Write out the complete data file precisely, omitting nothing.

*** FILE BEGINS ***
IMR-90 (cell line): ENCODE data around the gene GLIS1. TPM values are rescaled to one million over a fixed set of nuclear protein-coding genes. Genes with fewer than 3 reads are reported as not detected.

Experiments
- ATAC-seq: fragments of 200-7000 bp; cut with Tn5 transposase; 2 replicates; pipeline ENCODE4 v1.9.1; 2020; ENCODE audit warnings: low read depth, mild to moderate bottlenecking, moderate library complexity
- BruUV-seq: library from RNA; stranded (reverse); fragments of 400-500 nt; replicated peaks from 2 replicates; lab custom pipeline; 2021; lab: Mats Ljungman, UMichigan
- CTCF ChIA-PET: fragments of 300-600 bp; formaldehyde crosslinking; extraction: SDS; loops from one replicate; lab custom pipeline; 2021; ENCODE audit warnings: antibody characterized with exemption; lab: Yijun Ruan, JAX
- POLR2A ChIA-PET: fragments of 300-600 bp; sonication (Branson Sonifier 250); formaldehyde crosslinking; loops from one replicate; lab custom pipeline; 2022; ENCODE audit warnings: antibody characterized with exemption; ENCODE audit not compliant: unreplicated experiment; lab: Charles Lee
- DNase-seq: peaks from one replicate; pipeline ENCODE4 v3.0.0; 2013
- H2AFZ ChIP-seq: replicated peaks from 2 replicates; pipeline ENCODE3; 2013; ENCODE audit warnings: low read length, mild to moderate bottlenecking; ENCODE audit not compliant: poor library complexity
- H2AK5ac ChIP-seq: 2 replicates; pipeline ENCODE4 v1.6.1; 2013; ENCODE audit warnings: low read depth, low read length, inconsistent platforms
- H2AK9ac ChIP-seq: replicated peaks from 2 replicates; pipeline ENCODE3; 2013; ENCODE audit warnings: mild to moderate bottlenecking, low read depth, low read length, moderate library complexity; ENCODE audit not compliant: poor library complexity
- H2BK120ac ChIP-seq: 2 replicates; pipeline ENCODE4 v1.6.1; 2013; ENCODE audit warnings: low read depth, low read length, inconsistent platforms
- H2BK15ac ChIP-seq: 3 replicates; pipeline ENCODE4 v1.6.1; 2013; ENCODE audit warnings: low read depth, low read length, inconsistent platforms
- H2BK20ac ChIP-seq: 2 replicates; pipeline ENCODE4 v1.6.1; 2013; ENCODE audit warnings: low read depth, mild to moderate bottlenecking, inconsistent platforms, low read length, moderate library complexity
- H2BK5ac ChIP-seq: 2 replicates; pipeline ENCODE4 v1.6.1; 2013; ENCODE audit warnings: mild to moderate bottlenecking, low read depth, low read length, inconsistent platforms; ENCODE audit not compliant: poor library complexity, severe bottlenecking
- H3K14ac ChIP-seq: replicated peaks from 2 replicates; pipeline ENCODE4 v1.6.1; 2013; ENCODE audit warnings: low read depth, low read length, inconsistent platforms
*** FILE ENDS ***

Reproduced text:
IMR-90 (cell line): ENCODE data around the gene GLIS1. TPM values are rescaled to one million over a fixed set of nuclear protein-coding genes. Genes with fewer than 3 reads are reported as not detected.

Experiments
- ATAC-seq: fragments of 200-7000 bp; cut with Tn5 transposase; 2 replicates; pipeline ENCODE4 v1.9.1; 2020; ENCODE audit warnings: low read depth, mild to moderate bottlenecking, moderate library complexity
- BruUV-seq: library from RNA; stranded (reverse); fragments of 400-500 nt; replicated peaks from 2 replicates; lab custom pipeline; 2021; lab: Mats Ljungman, UMichigan
- CTCF ChIA-PET: fragments of 300-600 bp; formaldehyde crosslinking; extraction: SDS; loops from one replicate; lab custom pipeline; 2021; ENCODE audit warnings: antibody characterized with exemption; lab: Yijun Ruan, JAX
- POLR2A ChIA-PET: fragments of 300-600 bp; sonication (Branson Sonifier 250); formaldehyde crosslinking; loops from one replicate; lab custom pipeline; 2022; ENCODE audit warnings: antibody characterized with exemption; ENCODE audit not compliant: unreplicated experiment; lab: Charles Lee
- DNase-seq: peaks from one replicate; pipeline ENCODE4 v3.0.0; 2013
- H2AFZ ChIP-seq: replicated peaks from 2 replicates; pipeline ENCODE3; 2013; ENCODE audit warnings: low read length, mild to moderate bottlenecking; ENCODE audit not compliant: poor library complexity
- H2AK5ac ChIP-seq: 2 replicates; pipeline ENCODE4 v1.6.1; 2013; ENCODE audit warnings: low read depth, low read length, inconsistent platforms
- H2AK9ac ChIP-seq: replicated peaks from 2 replicates; pipeline ENCODE3; 2013; ENCODE audit warnings: mild to moderate bottlenecking, low read depth, low read length, moderate library complexity; ENCODE audit not compliant: poor library complexity
- H2BK120ac ChIP-seq: 2 replicates; pipeline ENCODE4 v1.6.1; 2013; ENCODE audit warnings: low read depth, low read length, inconsistent platforms
- H2BK15ac ChIP-seq: 3 replicates; pipeline ENCODE4 v1.6.1; 2013; ENCODE audit warnings: low read depth, low read length, inconsistent platforms
- H2BK20ac ChIP-seq: 2 replicates; pipeline ENCODE4 v1.6.1; 2013; ENCODE audit warnings: low read depth, mild to moderate bottlenecking, inconsistent platforms, low read length, moderate library complexity
- H2BK5ac ChIP-seq: 2 replicates; pipeline ENCODE4 v1.6.1; 2013; ENCODE audit warnings: mild to moderate bottlenecking, low read depth, low read length, inconsistent platforms; ENCODE audit not compliant: poor library complexity, severe bottlenecking
- H3K14ac ChIP-seq: replicated peaks from 2 replicates; pipeline ENCODE4 v1.6.1; 2013; ENCODE audit warnings: low read depth, low read length, inconsistent platforms